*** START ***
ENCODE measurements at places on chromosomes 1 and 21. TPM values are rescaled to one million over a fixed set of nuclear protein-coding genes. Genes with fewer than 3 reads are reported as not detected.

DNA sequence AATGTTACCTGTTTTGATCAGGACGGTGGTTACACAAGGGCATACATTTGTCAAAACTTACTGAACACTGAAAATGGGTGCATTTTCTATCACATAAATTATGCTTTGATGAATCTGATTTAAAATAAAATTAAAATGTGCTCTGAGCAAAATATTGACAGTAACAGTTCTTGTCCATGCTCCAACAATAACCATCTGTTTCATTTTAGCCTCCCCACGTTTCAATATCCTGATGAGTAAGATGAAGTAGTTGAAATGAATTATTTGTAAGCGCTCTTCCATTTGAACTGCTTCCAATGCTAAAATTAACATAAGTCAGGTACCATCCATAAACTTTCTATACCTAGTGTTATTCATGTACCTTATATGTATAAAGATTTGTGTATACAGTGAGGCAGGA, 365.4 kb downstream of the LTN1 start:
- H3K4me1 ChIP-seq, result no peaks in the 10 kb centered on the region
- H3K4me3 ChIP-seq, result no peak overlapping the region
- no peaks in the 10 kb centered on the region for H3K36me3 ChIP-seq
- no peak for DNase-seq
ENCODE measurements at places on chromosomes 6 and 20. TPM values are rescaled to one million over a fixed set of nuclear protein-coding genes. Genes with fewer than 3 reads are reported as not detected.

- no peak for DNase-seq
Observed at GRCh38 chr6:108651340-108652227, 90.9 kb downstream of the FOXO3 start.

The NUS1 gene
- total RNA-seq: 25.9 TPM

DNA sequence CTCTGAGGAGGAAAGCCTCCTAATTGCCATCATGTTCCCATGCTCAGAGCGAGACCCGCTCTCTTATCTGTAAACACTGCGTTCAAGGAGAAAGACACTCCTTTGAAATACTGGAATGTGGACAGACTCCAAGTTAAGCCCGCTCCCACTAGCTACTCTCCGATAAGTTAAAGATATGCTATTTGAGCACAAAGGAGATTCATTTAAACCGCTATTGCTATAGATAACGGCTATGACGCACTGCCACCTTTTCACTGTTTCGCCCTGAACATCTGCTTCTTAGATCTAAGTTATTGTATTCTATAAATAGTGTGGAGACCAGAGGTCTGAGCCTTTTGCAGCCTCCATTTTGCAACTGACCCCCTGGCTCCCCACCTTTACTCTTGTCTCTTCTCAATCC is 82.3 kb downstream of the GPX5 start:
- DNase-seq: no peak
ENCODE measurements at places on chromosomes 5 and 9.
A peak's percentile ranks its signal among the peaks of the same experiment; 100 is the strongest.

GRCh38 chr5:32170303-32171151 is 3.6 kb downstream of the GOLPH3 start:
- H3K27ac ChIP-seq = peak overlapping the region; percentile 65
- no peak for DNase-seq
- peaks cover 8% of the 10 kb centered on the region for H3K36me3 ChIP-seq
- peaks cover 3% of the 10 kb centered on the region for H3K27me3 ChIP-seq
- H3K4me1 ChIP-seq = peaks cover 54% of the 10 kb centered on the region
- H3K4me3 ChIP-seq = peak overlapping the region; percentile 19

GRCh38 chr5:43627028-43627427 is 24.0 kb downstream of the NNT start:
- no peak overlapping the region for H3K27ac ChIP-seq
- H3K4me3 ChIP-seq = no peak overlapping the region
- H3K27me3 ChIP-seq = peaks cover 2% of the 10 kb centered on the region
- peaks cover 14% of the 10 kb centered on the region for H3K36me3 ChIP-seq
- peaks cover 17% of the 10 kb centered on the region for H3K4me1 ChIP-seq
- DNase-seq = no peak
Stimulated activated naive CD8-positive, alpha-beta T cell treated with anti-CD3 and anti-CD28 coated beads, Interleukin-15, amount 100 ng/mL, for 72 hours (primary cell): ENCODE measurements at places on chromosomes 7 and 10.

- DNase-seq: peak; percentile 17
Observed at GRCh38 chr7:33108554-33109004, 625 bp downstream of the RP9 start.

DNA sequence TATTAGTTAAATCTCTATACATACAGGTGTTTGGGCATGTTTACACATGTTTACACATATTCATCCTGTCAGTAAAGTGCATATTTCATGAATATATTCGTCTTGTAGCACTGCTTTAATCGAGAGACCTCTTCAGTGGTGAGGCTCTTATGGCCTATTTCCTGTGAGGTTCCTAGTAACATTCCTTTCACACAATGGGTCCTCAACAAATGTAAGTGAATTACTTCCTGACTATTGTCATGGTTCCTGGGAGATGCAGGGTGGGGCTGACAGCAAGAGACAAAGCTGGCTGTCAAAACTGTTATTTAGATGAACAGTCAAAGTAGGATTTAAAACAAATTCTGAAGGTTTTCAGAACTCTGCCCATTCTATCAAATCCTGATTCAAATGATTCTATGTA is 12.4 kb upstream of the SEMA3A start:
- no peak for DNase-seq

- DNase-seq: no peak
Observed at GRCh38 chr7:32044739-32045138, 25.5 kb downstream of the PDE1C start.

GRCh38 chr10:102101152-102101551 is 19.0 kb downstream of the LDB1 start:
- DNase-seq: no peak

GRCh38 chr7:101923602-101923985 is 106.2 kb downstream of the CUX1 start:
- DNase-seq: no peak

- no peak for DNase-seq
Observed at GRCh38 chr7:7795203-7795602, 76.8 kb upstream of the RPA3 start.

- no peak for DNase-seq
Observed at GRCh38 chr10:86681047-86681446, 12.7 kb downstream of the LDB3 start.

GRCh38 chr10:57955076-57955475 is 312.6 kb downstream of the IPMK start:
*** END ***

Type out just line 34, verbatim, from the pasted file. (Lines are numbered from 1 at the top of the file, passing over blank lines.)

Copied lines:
- no peak for DNase-seq